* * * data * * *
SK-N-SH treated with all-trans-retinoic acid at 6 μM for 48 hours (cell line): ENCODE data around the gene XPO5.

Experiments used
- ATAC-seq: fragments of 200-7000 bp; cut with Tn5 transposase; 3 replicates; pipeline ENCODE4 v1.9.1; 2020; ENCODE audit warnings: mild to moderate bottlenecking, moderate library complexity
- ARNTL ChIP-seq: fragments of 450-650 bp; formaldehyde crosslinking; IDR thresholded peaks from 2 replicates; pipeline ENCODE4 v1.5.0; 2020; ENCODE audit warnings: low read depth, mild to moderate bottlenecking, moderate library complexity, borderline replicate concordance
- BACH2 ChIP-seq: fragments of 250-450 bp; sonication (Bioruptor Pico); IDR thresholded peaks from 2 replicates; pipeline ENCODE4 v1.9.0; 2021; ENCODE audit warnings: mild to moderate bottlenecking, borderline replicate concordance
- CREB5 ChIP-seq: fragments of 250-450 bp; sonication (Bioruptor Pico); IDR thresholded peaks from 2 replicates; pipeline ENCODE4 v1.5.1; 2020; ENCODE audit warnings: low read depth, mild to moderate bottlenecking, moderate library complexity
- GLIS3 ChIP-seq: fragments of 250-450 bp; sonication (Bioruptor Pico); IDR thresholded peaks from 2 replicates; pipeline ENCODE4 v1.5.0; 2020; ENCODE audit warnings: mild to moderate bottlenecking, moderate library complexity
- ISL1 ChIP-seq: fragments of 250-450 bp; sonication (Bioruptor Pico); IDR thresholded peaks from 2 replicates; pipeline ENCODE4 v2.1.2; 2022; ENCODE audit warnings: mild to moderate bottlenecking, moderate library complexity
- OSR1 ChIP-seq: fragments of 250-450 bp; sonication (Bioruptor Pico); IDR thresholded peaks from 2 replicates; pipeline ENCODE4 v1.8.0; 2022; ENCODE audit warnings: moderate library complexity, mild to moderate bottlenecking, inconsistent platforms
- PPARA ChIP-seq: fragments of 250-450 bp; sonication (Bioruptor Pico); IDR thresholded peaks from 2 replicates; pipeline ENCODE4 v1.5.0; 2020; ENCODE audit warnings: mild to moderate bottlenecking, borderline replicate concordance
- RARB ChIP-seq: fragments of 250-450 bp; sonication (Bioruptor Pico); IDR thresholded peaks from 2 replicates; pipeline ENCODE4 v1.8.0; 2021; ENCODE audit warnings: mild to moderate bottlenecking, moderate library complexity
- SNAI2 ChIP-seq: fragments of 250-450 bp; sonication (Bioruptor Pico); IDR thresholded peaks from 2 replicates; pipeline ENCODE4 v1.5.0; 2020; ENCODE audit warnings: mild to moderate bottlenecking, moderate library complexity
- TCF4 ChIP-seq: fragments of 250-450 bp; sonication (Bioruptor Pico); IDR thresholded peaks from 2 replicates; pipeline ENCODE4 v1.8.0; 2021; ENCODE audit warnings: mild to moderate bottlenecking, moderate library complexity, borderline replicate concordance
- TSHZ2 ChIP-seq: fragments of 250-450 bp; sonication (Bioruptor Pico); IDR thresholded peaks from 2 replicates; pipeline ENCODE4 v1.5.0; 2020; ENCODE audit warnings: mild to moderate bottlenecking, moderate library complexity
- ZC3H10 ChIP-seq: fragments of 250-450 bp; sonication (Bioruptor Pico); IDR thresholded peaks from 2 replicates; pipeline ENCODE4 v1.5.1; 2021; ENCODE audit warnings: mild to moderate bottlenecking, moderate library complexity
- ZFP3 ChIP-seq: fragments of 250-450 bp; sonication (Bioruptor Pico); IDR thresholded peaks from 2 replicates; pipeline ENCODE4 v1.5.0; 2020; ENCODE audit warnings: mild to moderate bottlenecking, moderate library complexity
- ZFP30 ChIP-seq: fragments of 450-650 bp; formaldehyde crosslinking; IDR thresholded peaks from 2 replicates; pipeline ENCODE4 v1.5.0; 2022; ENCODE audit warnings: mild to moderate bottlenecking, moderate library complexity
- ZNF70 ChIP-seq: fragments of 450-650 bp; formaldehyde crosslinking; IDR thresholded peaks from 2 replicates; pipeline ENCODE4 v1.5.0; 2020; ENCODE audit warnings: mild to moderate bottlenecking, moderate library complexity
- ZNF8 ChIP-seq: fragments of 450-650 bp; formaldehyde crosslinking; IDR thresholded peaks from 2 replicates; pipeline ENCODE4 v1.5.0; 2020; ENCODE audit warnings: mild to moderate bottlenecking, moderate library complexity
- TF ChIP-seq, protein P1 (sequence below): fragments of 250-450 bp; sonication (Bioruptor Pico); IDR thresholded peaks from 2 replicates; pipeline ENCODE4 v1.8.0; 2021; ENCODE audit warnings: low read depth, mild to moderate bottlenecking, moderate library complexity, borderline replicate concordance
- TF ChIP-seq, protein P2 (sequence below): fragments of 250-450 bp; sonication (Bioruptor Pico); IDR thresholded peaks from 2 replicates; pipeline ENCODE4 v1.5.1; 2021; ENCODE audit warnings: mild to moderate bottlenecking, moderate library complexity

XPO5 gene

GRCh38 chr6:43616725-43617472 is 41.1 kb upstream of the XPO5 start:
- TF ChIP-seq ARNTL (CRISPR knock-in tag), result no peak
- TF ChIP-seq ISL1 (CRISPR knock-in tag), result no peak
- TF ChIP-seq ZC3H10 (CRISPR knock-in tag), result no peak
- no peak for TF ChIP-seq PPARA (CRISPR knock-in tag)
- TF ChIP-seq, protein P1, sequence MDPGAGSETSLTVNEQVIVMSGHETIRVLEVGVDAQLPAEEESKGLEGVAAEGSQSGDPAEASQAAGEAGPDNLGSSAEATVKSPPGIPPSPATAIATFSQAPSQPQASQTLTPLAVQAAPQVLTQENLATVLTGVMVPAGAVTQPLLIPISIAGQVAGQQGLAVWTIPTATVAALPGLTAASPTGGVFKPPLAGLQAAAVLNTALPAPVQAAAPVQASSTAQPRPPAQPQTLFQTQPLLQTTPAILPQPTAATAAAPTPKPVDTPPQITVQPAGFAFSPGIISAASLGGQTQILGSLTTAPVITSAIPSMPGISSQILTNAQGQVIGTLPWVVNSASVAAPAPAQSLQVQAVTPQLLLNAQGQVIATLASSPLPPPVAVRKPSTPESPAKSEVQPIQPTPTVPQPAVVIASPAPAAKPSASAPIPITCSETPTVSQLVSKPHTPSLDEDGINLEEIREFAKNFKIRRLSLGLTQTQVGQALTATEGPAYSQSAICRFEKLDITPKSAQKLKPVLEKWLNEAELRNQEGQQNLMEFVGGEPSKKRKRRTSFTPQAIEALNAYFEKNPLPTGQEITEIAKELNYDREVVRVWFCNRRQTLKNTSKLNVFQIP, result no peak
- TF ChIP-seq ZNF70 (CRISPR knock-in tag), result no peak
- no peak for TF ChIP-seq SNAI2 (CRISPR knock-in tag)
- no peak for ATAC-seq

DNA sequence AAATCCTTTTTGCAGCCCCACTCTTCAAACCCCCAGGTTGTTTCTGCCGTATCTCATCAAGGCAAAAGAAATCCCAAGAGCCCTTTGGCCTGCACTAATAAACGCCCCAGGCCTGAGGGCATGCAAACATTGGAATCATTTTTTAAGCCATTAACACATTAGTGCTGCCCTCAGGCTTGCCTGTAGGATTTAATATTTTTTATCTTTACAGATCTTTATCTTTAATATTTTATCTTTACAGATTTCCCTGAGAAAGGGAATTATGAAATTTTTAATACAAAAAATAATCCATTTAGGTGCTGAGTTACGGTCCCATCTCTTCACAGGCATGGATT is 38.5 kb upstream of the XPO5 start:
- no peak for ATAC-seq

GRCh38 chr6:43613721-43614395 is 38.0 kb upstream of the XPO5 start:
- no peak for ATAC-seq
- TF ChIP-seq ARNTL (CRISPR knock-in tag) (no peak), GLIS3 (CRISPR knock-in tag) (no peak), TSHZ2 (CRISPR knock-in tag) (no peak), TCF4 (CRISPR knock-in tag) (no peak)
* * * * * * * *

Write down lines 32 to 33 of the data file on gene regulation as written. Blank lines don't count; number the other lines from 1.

DNA sequence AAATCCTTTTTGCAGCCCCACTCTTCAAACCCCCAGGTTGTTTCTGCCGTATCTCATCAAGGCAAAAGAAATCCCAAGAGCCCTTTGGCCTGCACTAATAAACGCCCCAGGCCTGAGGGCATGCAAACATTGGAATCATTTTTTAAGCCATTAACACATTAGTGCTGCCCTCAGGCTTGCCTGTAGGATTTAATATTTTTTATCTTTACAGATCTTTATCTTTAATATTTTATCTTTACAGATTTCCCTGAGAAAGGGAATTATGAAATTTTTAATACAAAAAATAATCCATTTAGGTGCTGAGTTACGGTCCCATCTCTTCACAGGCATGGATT is 38.5 kb upstream of the XPO5 start:
- no peak for ATAC-seq